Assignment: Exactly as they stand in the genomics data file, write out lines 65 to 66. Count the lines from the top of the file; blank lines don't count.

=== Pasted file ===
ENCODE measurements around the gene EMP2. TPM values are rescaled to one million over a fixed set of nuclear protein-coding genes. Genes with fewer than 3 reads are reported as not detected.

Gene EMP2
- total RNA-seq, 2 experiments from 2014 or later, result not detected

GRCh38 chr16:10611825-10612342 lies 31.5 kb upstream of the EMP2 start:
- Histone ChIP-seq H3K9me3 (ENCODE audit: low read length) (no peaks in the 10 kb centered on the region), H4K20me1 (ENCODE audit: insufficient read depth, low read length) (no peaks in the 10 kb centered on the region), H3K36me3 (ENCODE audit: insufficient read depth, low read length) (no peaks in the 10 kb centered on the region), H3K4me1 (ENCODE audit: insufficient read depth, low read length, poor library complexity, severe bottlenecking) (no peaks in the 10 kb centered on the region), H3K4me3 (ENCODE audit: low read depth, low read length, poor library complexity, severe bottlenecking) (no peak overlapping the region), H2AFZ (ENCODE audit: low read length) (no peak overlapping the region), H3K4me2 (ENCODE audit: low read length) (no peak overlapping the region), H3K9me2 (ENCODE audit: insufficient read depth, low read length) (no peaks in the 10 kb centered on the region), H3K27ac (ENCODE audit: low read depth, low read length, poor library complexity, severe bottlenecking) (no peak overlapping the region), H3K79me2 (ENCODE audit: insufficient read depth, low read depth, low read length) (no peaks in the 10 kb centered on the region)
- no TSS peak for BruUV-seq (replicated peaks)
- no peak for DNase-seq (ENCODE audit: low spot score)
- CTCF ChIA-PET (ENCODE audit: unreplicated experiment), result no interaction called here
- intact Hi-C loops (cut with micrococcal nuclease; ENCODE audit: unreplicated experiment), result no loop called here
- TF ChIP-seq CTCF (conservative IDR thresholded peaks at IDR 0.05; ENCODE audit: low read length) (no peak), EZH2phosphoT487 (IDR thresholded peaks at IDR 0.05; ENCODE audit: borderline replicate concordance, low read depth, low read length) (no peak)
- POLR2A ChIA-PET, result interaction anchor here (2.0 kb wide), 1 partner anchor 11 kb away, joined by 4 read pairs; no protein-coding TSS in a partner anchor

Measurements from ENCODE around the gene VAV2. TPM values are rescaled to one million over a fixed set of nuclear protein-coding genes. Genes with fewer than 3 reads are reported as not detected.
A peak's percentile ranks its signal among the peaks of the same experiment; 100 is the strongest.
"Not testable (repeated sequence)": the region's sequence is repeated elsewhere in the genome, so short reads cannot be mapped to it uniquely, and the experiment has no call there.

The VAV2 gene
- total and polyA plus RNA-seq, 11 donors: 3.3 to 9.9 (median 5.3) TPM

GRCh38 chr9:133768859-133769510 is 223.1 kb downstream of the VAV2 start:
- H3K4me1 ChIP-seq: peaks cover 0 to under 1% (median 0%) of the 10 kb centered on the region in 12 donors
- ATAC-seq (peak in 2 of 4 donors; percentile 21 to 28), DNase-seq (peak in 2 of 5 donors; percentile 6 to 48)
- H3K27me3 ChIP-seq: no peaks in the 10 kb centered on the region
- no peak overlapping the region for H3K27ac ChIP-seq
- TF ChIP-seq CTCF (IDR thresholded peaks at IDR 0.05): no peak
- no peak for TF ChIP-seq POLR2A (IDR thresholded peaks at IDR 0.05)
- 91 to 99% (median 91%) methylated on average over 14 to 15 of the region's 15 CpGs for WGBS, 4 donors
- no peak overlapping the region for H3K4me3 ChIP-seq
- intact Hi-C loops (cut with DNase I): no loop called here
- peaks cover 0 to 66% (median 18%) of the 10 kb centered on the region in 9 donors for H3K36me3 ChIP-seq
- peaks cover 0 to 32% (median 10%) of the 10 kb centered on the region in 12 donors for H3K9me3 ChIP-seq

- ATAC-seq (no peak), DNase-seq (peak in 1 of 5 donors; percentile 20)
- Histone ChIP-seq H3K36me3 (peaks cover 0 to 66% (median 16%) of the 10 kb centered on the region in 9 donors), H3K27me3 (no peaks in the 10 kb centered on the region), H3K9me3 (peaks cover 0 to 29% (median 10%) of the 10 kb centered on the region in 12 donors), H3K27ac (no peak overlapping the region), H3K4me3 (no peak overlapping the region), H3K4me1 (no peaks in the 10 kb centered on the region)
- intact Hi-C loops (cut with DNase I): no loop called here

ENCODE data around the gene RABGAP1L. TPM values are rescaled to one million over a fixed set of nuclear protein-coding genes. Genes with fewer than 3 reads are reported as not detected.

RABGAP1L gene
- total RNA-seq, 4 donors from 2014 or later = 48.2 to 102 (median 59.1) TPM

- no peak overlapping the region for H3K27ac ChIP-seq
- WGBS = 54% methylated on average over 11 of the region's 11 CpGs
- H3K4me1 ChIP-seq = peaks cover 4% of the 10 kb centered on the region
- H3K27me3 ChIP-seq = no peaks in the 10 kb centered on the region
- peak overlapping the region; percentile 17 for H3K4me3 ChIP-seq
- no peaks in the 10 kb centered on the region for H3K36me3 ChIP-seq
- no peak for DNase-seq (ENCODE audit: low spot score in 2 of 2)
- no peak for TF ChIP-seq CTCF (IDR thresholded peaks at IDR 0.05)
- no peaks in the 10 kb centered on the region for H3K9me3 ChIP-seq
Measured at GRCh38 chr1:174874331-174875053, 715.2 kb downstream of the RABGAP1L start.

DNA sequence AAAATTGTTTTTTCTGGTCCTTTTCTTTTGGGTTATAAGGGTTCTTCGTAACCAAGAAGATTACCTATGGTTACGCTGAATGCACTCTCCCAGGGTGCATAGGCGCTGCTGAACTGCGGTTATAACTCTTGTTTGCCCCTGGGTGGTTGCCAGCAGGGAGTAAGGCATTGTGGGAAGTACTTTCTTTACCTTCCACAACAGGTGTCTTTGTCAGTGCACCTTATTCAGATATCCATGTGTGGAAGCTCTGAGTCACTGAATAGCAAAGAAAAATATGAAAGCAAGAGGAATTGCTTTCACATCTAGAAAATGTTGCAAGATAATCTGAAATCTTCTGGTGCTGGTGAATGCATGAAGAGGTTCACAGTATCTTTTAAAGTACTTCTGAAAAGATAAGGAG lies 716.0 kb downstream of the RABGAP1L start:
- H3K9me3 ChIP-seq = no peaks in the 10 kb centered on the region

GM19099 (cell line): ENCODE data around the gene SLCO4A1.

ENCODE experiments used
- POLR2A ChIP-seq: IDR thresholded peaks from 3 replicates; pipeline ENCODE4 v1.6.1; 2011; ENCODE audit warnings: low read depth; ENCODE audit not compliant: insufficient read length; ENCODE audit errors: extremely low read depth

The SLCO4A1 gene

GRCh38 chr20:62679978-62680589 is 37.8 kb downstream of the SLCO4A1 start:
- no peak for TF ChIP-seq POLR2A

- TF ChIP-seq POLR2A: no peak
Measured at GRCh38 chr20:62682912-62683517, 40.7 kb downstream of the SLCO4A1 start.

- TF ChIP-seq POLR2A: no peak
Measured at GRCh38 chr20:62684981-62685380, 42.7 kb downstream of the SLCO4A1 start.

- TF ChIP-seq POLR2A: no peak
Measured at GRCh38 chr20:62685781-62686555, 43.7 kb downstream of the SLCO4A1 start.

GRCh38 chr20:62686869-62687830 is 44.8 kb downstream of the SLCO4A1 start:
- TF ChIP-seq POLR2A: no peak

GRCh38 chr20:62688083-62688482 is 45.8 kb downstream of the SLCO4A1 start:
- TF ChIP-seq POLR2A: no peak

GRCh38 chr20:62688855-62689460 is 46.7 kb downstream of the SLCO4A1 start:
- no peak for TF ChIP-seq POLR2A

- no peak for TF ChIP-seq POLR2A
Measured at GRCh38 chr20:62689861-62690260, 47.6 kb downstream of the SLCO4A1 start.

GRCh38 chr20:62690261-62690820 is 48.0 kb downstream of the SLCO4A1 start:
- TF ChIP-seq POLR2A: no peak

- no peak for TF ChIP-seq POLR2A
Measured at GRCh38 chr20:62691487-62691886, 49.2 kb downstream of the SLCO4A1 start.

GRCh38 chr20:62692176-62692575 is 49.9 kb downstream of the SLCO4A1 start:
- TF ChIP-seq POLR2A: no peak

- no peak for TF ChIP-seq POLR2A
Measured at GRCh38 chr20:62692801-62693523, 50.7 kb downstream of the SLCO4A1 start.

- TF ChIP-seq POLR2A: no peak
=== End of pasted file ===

- no peak for TF ChIP-seq POLR2A
Measured at GRCh38 chr20:62689861-62690260, 47.6 kb downstream of the SLCO4A1 start.